In our culture, someone accused of a crime gets a vigorous defense to make certain all of the accused person’s constitutional rights are protected. This is as it should be. Those faced with the loss of their liberty or life deserve no less than the best defense that can be put forth.
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Editorial: Election Day 2010 provides cause for concern

December 8, 2010
Editorial Indiana Lawyer
Here's to hoping reason and sanity will prevail, but we're not holding our breath.
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Editorial: Human trafficking is local issue

November 10, 2010
Editorial Indiana Lawyer
It’s a silent and devastating problem going on right under our noses, and it’s going to take courage and a willingness to ask invasive and uncomfortable questions to stop it.
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Editorial: Ted Boehm not headed toward retirement

October 27, 2010
Editorial Indiana Lawyer
This was one retirement ceremony we were not looking forward to attending, fearing that the gentleman stepping away from the bench would slip away from public life and live quietly with his family, indulging his interests outside the law, while working as a mediator at Van Winkle Baten Rimstidt and senior judging for the Indiana Court of Appeals.
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Editorial: New justice brings much to appreciate

September 29, 2010
Editorial Indiana Lawyer
The state still needs to address the elephant in the room.
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Editorial: Maybe there's a reason she doesn't just leave

September 15, 2010
Editorial Indiana Lawyer
Why doesn’t she just leave?
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Editorial: Preservation of judicial impartiality a win

September 1, 2010
Editorial Indiana Lawyer
Here at the newspaper, we don’t like to see anything put the brakes on the sharing of opinions.
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Editorial: Nature of work requires adequate safety plan

August 18, 2010
IL Staff
A few days after then-U.S. District Court Judge David Hamilton ruled in late 2005 in Anthony Hinrichs, et al. v. Brian Bosma, et al., that sectarian prayer could not be used to open legislative sessions, we received a phone call from someone who wanted the judge’s e-mail address and contact information. We declined to give that information.
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Editorial: Remove obstacles that discourage voters

August 4, 2010
Editorial Indiana Lawyer
Casting a ballot in an election ought to be a simple thing for a citizen to do. But there are those who would make it as difficult as possible for some to exercise their franchise.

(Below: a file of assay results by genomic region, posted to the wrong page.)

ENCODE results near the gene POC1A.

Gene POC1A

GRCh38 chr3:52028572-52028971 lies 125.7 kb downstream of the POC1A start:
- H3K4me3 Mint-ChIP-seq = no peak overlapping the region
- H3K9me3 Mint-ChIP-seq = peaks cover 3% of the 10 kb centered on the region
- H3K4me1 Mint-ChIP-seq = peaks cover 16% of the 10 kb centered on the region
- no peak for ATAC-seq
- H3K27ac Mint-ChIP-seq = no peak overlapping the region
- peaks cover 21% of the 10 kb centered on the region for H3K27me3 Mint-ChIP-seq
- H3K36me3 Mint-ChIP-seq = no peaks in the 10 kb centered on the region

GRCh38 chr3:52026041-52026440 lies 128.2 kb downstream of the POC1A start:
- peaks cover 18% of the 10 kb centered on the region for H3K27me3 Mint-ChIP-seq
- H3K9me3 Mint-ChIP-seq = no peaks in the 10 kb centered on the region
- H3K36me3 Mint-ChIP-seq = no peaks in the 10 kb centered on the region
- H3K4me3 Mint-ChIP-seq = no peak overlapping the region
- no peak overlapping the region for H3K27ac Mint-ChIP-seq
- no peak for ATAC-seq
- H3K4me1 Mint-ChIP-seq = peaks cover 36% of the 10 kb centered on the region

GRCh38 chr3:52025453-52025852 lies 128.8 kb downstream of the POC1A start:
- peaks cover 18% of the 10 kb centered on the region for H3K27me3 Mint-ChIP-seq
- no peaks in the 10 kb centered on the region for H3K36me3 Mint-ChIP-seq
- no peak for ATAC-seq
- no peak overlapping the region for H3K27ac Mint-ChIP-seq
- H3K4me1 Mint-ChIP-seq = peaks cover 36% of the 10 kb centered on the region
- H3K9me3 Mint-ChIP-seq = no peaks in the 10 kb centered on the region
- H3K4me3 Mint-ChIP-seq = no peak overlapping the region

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Editorial: Concerns about budget cuts warranted

July 21, 2010
Editorial Indiana Lawyer
We believe the state of Indiana has hit bone with a budget cut instituted earlier this month.
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Editorial: Next choice for Indiana Supreme Court must be a woman

July 7, 2010
Editorial Indiana Lawyer
The future is now for the high court.
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  1. Why in the world would someone need a person to correct a transcript when a realtime court reporter could provide them with a transcript (rough draft) immediately?

  2. If the end result is to simply record the spoke word, then perhaps some day digital recording may eventually be the status quo. However, it is a shallow view to believe the professional court reporter's function is to simply report the spoken word and nothing else. There are many aspects to being a professional court reporter, and many aspects involved in producing a professional and accurate transcript. A properly trained professional steno court reporter has achieved a skill set in a field where the average dropout rate in court reporting schools across the nation is 80% due to the difficulty of mastering the necessary skills. To name just a few "extras" that a court reporter with proper training brings into a courtroom or a deposition suite; an understanding of legal procedure, technology specific to the legal profession, and an understanding of what is being said by the attorneys and litigants (which makes a huge difference in the quality of the transcript). As to contracting, or anti-contracting the argument is simple. The court reporter as governed by our ethical standards is to be the independent, unbiased individual in a deposition or courtroom setting. When one has entered into a contract with any party, insurance carrier, etc., then that reporter is no longer unbiased. I have been a court reporter for over 30 years and I echo Mr. Richardson's remarks that I too am here to serve.

  3. A competitive bid process is ethical and appropriate especially when dealing with government agencies and large corporations, but an ethical line is crossed when court reporters in Pittsburgh start charging exorbitant fees on opposing counsel. This fee shifting isn't just financially biased, it undermines the entire justice system, giving advantages to those that can afford litigation the most. It makes no sense.

  4. "a ttention to detail is an asset for all lawyers." Well played, Indiana Lawyer. Well played.

  5. I have a appeals hearing for the renewal of my LPN licenses and I need an attorney, the ones I have spoke to so far want the money up front and I cant afford that. I was wondering if you could help me find one that takes payments or even a pro bono one. I live in Indiana just north of Indianapolis.